Hogsheads, which hold between six and seven humdred pounds of tobacco, are a stunning, apparent link with the past. They used to be hitched to oxen and rolled to port or market. The highways they traveled came to be called rolling roads. Now, a lot of tobacco is packed in cardboard boxes. Square boxes, similarly exact in dimension, utilize space more efficiently and more predictably than round, irregular hogsheads. They weigh 40 pounds, the wooden containers 80.

The full hogshead rolls out from under the fan to a machine that wants to put a lid on it. The hogshead resists th machine. Two men, one wielding a mallet, the other a crow bar, take to this anachronism. They club and pry away, trying to fit the lid down tight. One man climbs on top, Hoping his weight can persuade it. Finally, the lid is is on, the hogshead subdued.

The spire of Christ Church, King and Queen Parish, pierces the blue sky. A white rapier thrust heavenward, it dominates this low, tidal country. That steeple endures through time and rises over place, and so there is something signal about it.

The church was built in Chaptico, Md., in i736, fianced by levies on tobacco. Until the mid-18th century there was no such thing as cash here. Tobacco was the coin of the realm.

Time has taken us off the tobacco standard. Mildred Harrison remembers her father telling of when the crop brought no more than a penny a pound. That was during the Depression. At that price, and with their tobacco traveling all the way to central market in Baltimore, farmers around here got back bills from the warehouses -- freight and handling costs exceeded the sales price. Spurred by such an unfavorable trade balance, the farmers, in 1939, set up their own tobacco exchange in Hughesville, 15 miles away.

Mildred Harrison still lives within sight of the spire, though nine of her 10 siblings do not. Eleven children solved one problem on the farm. "With a big family you don't have to pay come-in labor." Things changed, though, when the wars in Europe and Korea came in to life in southern Maryland. "War does funny things to people. Once they was in the service and out seein' the world they didn't want to come back."

Many of her brothers now live in and near cities; many work with machines. Mildred looks bemused. "If I had to live in an apartment I'd go crazy . . . I guess if they like the mechanic work that's what's important. I just know it's not for me."

What is for Mildred Harrison is not mechanic, not urban. She lives on 7 1/2 acres of land. The elements of her life surround her.

Out in back of the two-story shingle house three cats doze in the sun. What are their names? "No names. I just call 'em cats. They keep down the mice." Nearby is the garden, tilled and ready for every type of seed imaginable. "As long as there's something you can eat and the weather lets you, you put it out there."

Between the cats and the garden stands a smokehouse, moss on its shingled roof. November is "good hog-killin' time," she says. It's gotta be cold, otherwise the heat stays in the meat." Inside, under a shelf of Mason jars sits a pair of cobwebbed barrels. Unlike the smokehouse, they haven't been used for a few years now. They were the freezer. Filled with brine and the right blend of seasonings, they would keep meat. Now they represent a lost art. "There used to be a colored man who'd come around. He knew what seasonings to put in so it would keep."

Down a slope, against the forest, stands the barn. Last year's tobacco crop hangs in the shadows. Tobacco joins the circle of the year neatly here. Beside the barn new plants sprout under cotton gauze. Mildred will cut them in August, "spear" them on stakes, and hang them to cure. Through the cold months she will strip and bundle the leaves, then hang them back up to cure some more. When spring arrives, and she has some time off from planting the new crop, she will pack the old for market.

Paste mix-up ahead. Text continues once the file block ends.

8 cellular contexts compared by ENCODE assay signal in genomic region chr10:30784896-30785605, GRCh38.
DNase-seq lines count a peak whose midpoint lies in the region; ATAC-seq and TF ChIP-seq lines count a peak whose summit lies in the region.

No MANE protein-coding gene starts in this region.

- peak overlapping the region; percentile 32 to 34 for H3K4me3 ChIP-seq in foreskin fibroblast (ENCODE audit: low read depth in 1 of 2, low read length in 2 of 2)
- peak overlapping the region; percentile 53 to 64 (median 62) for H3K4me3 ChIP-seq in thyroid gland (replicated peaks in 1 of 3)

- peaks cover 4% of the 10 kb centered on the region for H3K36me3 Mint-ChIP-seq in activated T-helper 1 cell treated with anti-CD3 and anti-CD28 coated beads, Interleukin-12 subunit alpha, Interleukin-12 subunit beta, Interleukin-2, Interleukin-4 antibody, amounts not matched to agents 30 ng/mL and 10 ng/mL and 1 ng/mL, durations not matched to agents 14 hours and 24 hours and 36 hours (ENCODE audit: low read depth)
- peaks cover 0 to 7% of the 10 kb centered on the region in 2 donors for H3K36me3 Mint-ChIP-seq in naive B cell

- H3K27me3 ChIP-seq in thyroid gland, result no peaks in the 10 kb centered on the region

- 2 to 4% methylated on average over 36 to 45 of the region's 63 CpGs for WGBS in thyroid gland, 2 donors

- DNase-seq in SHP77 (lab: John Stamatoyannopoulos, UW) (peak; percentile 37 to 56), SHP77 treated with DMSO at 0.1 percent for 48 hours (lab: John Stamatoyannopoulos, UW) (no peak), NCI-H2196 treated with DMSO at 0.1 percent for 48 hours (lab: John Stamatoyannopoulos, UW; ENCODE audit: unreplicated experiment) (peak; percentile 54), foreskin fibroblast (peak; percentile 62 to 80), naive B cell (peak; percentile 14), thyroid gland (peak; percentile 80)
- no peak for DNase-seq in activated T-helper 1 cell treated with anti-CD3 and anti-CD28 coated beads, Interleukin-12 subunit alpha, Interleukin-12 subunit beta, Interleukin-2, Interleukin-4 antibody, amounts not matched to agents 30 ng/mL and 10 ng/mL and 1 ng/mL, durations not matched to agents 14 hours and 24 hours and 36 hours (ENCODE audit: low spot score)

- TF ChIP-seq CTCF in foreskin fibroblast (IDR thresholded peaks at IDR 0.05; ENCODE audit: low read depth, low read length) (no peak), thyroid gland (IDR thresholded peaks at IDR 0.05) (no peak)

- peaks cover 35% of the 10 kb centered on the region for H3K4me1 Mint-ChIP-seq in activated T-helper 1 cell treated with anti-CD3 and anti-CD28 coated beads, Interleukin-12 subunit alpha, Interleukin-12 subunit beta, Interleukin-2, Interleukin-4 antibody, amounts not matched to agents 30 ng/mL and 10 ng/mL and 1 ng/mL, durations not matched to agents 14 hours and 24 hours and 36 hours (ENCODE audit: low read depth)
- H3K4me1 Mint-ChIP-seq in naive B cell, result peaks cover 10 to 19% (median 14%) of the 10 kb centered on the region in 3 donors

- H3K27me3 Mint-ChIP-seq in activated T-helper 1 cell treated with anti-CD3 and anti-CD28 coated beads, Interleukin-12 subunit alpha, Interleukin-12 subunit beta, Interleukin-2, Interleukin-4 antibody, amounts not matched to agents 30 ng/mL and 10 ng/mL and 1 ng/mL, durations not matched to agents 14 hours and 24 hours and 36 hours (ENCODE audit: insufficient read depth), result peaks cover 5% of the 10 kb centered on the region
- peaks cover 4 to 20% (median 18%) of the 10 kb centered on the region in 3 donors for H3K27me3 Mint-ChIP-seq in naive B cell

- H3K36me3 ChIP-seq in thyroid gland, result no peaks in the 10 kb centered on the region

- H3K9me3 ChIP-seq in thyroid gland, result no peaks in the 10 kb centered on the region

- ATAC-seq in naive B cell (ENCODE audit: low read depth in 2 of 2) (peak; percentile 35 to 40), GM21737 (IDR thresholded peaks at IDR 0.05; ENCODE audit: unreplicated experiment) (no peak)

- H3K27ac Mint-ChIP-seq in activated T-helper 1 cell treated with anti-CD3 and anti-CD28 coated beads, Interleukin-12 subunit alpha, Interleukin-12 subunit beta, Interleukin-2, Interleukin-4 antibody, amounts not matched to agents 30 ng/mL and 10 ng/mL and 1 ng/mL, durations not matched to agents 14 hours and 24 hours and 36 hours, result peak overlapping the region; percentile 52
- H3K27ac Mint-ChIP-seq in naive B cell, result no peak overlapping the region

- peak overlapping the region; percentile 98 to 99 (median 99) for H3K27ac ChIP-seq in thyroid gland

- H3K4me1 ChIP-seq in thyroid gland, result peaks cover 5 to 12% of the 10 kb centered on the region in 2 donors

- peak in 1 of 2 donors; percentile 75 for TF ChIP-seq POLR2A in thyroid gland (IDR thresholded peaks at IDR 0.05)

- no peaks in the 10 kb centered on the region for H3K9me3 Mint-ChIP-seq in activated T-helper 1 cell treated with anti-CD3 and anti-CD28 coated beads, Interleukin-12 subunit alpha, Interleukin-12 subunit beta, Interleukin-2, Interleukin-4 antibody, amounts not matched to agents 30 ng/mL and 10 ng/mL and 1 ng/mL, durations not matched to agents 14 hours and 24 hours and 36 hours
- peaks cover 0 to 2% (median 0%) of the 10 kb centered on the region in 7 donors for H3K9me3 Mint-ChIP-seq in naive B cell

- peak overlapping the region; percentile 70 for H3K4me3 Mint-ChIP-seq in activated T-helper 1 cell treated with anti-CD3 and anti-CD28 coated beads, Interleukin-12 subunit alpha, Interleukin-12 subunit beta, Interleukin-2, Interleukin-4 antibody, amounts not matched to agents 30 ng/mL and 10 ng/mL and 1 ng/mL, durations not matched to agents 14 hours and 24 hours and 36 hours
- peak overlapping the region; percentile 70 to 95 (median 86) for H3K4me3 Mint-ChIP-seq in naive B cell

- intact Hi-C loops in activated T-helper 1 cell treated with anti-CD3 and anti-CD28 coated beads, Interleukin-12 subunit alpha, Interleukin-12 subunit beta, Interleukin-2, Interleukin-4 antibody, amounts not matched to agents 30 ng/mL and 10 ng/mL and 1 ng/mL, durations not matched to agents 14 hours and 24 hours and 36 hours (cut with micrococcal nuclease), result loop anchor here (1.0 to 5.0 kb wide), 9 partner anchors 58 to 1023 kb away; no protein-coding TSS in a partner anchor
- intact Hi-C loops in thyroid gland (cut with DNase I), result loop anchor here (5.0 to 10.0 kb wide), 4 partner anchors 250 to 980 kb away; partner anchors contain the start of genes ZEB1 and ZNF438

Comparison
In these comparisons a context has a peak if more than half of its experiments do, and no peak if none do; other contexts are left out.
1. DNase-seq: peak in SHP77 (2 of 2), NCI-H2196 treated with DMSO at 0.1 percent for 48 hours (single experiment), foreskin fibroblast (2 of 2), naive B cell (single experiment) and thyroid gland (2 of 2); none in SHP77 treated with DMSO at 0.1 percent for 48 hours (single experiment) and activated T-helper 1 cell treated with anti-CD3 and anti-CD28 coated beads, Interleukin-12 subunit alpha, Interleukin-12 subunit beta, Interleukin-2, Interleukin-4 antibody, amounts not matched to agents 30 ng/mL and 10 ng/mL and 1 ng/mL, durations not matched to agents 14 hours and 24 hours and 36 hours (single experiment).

Mildred plants about 2 1/2 acres each year, and in that sense she is not atypical. For her and many of her neighbors it is just "something to fool with." "You can't make a living from it, but it helps out with your taxes, insurance and big bills."

Mildred, who has worked with tobacco all her life, fills the spaces of her day with it. Forty hours a week she collects tolls on the nearby Potomac River Bridge. She is a handsome, rough-around-the-edges woman, nearing 40 and probably never to marry. As we walk around her land we hear the concussive booming of jets over the forest. The Patuxent Naval Air Test Center. Many around here would say that this is now the economic backbone of the area.

There is something uncanny about Mildred's accent. It has a drawl, surely, but there is also a noble, rounded quality to her vowels. One always hears of people in removed places speaking perfect Elizabethan English. Like Type 32 her voice seems indigenous. It keeps abstractions such as toll bridges and air bases at a distance.

So does her thinking about tobacco. "People will smoke and chew it if they want to. I don't understand all this no smoking this and no smoking that. There's other things besides cigarettes that cause cancer." A look of beguilement crosses her face. There is some distance in her eyes.

"I like to watch it grow more than anything else. You set that little seed in the ground, and it comes up. Then the sun hits it, and for a couple of days you don't think it's gonna make it. But then the roots take hold, and it grows right on up. It's fascinatin'. Sometimes you look at that plant when it's five feet high and wonder how it made it." CAPTION: Picture 1, Tobacco reaches to the horizon in St. Mary's County. Lifeblood of the colonial economy, tobacco now endures in southern Maryland as a small cash crop. Buyers bid on tobacco at the annual auction in Hughesville.; Picture 2, no caption, all Photographs by Bill Snead.; Picture 3, Taxes on tobacco financed the building of Christ Church in Chaptico, Md., in 1736.; Picture 4, Farm crew plants young tobacco in spring. Cut in August, the crop reaches six feet and can bring $2,000 an acre.; Picture 5, Rivers draining across the coastal plain carve peninsulas -- and siolate people. Before bridges and fast, wide roads, St. Mary's County, toe to the Southern Maryland boot, was a separate place.